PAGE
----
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The Book of Job in rabbinic thought.

Jacobs, I; (1971) The Book of Job in rabbinic thought. Doctoral thesis , University of London. Green open access

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In the opening chapter of this dissertation, some solutions are offered for the problems arising from the confused and contradictory traditions relating to Job in talmudic-midrashic literature. In successive chapters, the aggadic exegesis of the Book of Job is analysed and evaluated in detail, in order to demonstrate that it was profoundly influenced by traditional views relating to the book's authorship and historical setting. The early tradition that Moses himself was the author of the Book of Job suggested that it shared a special relationship with the Pentateuch, which is presupposed by the Rabbis' consistent use of material from well-defined sections of the book in their expositions and homilies on many aspects of the creation of the world, the corruption of the Generation of the Flood and their ultimate annihilation, and the mythical monsters, to which only a passing allusion is made in the Genesis account of the creation, The aggadic interpretation of the book was influenced further by a tradition of high antiquity, that Job was actually a contemporary of the bondage and the exodus. Consequently, numerous utterances by Job and his companions were treated as allusions to events and personalities involved in Israel's early history as a nation. In the final chapter, the aggadic content of the Targum to Job is re-examined in order to show its conformity with the rabbinic interpretation of the book, and the antiquity of certain traditions preserved in the extant text of the Targum, which may shed some light on the question of the relationship between the existing Targum and the ancient text current in the First Century CE.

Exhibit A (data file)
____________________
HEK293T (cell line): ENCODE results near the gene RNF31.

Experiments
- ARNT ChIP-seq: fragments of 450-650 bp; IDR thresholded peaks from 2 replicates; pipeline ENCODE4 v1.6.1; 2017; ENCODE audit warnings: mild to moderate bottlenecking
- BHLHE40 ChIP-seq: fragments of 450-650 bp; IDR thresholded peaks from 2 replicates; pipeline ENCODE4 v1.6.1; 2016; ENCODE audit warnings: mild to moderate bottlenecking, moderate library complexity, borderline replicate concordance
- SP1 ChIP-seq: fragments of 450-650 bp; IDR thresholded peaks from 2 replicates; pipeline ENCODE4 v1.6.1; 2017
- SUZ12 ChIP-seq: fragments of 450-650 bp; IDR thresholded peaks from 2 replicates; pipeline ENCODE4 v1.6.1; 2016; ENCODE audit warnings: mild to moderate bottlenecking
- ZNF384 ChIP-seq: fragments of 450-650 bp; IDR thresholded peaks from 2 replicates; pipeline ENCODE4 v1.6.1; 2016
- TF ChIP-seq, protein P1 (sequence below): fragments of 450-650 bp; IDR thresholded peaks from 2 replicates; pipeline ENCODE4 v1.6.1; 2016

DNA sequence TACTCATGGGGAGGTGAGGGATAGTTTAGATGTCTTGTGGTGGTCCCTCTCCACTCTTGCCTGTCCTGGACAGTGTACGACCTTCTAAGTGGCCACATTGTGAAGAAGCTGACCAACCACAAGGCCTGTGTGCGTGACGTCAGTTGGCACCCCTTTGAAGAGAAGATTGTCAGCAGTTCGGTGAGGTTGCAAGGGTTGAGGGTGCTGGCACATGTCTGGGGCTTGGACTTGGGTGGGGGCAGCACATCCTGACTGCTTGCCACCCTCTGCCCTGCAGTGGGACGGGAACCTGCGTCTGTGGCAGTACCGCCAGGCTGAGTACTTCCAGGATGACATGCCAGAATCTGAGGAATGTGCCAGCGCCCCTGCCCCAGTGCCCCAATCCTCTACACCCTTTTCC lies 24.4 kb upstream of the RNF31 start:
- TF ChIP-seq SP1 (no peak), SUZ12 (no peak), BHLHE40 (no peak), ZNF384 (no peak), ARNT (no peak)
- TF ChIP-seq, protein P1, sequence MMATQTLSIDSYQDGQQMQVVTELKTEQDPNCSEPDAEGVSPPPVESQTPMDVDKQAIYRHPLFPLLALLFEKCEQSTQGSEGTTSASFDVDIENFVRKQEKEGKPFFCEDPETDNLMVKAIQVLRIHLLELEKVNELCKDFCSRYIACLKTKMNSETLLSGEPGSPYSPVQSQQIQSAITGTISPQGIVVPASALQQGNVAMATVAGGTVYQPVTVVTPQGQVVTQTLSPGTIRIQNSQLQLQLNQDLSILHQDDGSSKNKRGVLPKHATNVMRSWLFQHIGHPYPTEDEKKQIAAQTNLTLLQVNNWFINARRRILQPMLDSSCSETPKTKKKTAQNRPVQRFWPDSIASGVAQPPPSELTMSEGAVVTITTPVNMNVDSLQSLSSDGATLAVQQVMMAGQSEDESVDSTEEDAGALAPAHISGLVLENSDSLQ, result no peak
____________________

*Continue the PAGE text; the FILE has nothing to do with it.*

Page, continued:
Type: Thesis (Doctoral)
Title: The Book of Job in rabbinic thought.
Open access status: An open access version is available from UCL Discovery
Language: English
Additional information: Thesis digitised by British Library EThOS.
UCL classification: UCL > Provost and Vice Provost Offices > UCL SLASH > Faculty of Arts and Humanities > Dept of Hebrew and Jewish Studies
URI: https://discovery.ucl.ac.uk/id/eprint/1381932
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